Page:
7. There comes a time when God effectuates His predetermined plan. We must actually believe in Christ at some point IN TIME as an evidence of what God has already predetermined to occur BEFORE TIME. But from God’s eternal perspective, the elect have always been in Christ. At some point in time the evidence of our election is seen in our conversion to Christ.


      8. It’s not grasping it that is the problem. It’s finding that supported in the text that’s an issue. You were marked in Him when you heard the truth and believed. You weren’t chosen to be made into a faithful followers of Christ. The text says he chose “us” (the faithful in Christ vs 1-2) to be made holy. That is what the text says.
        Clearly you disagree with my understanding of it but that is ok. You’re free to do so. 🙂


      9. Prof. Flowers writes, “The text says he chose us (the faithful in Christ) to be made holy.”
        Prof. Flowers you just conceded my point with this statement brother. You are now stating that God had, in fact, chosen “the faithful in Christ” BEFORE the foundation of the world to be holy and blameless. “The faithful in Christ” are individuals! So those individuals who are faithful in Christ were chosen before Creation to be holy. You just unwittingly conceded the argument sir.

        Liked by 1 person

      10. A great article Leighton! I do have a question in regard to being blotted out though. Wouldn’t it help the cause of those who believe you can lose your salvation? If it is the case that you are only written in when you believe and then can be blotted out?
        My understanding would be that from the foundation of the world, or at the time of creating all people were written in (not before) as you do a great job of pointing out. Then when people are blotted out is when they reject the free offer of salvation. Which would be at the time God decides, because they have rejected the many many offers of eternal life. Thanks Brother, love your articles.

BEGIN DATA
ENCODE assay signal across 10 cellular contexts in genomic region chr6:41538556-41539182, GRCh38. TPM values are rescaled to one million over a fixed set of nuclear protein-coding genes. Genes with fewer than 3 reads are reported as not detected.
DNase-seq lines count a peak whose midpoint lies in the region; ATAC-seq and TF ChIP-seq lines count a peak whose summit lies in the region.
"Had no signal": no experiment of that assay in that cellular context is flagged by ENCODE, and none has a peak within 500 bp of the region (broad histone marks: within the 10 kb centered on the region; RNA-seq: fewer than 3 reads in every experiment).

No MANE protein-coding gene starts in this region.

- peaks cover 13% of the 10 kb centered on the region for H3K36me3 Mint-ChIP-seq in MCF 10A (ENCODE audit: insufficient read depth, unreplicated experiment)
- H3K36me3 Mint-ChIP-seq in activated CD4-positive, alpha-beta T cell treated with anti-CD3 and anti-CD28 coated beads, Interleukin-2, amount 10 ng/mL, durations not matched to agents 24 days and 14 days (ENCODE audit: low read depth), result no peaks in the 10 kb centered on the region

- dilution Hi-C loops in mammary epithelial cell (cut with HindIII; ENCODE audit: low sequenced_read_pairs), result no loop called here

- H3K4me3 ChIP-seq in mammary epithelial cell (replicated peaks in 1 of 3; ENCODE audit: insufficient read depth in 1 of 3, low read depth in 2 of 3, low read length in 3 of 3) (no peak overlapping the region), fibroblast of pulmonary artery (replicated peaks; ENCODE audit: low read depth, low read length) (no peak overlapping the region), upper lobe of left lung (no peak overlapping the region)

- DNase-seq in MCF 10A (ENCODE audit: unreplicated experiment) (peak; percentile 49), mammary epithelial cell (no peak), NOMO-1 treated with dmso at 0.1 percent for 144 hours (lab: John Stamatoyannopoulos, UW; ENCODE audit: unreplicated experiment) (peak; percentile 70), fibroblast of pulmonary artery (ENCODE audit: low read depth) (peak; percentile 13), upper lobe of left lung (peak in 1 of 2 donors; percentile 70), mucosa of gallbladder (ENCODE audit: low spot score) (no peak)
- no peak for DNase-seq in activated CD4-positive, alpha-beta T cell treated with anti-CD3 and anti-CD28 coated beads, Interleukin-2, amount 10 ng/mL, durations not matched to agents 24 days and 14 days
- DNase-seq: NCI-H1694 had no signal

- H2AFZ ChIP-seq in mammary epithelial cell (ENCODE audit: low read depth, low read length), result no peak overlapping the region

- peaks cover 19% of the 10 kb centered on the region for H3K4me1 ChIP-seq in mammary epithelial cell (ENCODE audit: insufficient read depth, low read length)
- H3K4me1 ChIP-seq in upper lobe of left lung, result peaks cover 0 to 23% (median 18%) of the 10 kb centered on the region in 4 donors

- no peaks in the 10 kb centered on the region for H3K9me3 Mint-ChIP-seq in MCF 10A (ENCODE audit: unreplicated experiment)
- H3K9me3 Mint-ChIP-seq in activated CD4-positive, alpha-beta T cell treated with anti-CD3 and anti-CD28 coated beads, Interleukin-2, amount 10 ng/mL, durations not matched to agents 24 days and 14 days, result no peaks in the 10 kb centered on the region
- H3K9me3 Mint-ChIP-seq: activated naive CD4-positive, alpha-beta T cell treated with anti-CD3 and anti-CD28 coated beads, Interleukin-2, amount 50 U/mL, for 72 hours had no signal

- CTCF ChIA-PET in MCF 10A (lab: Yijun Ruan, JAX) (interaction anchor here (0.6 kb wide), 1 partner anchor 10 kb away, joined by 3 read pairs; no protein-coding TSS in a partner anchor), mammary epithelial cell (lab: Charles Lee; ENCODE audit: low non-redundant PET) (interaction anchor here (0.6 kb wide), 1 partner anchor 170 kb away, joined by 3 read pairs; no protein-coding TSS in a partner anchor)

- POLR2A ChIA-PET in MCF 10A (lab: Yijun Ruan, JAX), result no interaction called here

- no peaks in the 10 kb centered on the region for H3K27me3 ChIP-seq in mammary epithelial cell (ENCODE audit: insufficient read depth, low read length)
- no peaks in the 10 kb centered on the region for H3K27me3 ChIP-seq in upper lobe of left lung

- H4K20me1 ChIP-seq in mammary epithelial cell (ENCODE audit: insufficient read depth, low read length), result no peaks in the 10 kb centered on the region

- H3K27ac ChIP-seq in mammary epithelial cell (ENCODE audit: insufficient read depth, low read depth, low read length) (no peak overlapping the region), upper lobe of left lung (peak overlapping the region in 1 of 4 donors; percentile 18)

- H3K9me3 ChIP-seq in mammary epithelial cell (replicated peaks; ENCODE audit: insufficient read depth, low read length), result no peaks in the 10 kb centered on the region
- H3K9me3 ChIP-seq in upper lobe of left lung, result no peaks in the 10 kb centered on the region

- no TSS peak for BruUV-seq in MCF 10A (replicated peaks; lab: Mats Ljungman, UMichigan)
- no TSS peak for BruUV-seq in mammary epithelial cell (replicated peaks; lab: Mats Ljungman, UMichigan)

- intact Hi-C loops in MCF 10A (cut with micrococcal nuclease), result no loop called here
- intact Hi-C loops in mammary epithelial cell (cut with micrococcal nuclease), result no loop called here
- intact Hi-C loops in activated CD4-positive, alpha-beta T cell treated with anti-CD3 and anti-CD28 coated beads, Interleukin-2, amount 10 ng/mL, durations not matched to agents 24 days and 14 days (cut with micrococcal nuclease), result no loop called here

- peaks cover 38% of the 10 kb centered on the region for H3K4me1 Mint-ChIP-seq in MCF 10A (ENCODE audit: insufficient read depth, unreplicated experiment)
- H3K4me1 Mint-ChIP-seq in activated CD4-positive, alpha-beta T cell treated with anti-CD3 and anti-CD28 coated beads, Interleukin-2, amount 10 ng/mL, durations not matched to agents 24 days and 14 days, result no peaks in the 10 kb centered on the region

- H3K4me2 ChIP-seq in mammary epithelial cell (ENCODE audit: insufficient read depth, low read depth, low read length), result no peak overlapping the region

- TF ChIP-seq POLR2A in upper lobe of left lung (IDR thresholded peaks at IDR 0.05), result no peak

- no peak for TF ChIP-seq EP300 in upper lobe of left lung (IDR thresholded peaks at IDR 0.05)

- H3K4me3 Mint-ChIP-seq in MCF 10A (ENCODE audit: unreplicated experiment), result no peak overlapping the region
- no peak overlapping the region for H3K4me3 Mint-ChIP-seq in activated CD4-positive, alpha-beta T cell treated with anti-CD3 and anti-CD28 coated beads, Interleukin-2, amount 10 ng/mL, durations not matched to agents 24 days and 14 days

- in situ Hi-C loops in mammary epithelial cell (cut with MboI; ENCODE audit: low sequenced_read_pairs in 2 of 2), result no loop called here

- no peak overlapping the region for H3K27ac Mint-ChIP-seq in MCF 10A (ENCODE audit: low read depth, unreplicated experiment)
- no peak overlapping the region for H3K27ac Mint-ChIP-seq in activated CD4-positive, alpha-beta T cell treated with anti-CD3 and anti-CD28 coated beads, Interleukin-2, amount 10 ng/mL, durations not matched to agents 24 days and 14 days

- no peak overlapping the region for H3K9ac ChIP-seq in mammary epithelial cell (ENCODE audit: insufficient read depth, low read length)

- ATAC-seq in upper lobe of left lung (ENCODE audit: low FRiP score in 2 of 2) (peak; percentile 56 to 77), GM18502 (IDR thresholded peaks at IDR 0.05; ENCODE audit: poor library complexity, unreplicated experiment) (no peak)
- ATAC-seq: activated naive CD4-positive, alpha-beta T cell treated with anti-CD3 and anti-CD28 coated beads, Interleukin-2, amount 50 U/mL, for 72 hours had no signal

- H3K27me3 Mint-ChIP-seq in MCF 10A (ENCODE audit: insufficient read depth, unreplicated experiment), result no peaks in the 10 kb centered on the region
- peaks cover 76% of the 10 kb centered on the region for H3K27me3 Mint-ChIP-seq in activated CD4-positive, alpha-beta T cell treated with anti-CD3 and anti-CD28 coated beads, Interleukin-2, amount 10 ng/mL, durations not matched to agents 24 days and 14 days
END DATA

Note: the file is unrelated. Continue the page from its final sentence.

4. God chose what would happen, not who the chosen would become. God foreordained the promise, the end result of enduring till the end. He didn’t determine who that would be.

      Ephesians 1:12-13 shows us that we get the promise of salvation after we first trust in Christ.

      Heb 10:26-31 shows that someone who trusted in christ and returns willfully to their sin will face the wrath of God.


      1. Thank you for your comment Morris. However, God’s message through the Apostle Paul in Ephesians 1:4 is explicit if we go by the rules of language. God chooses people, not an outcome in the verse as He says, “just as He chose US..” The direct object of the action of God is “us”. God is choosing a people (the elect) for the purpose of being both holy and blameless before Him. Any other interpretation requires a twisting of the rules of both the Greek and English languages.


      2. Troy,

        If you start at 1:4 you’re not using the rules of language or proper hermeneutics. You also likely stop at verse 11.

        How does one become elect? By first trusting the promise.

        How does one stay elect? By obeying Christ.

        Rom 11:22, 2 Thess 1:8, 2 Peter 2:20-22, John 14:15

        Frankly I’d worry more about all the passages warning of believers getting to heaven and being turned away with, “I never knew you, you workers of iniquity.” over the 2.5 chapters that talk about the promise of those who remain in Christ.

        How do we know?

        1 John 2:3-5

        Those in Christ obey Him.

        Liked by 1 person

      3. Morris thank you for your comment sir! However, your explication is untenable sir since the verse is quite clear that the choice was made BEFORE the foundation of the world; meaning BEFORE mankind has the opportunity to trust in Christ.


      4. Troy,

        You’re still putting the cart before the horse. What was promised was he outcome.

        Think of it this way, if you’re standing on the side walk and see someone drive by going over the speed limit, texting and eating a cheeseburger, you *know* that person is going to crash.

        Your foreknowledge, did not make it happen. He chose his destiny, through His own freewill. That is what the word of God is telling us. Choose today whom you will serve. Sin leading to death, or obedience leading to eternal life.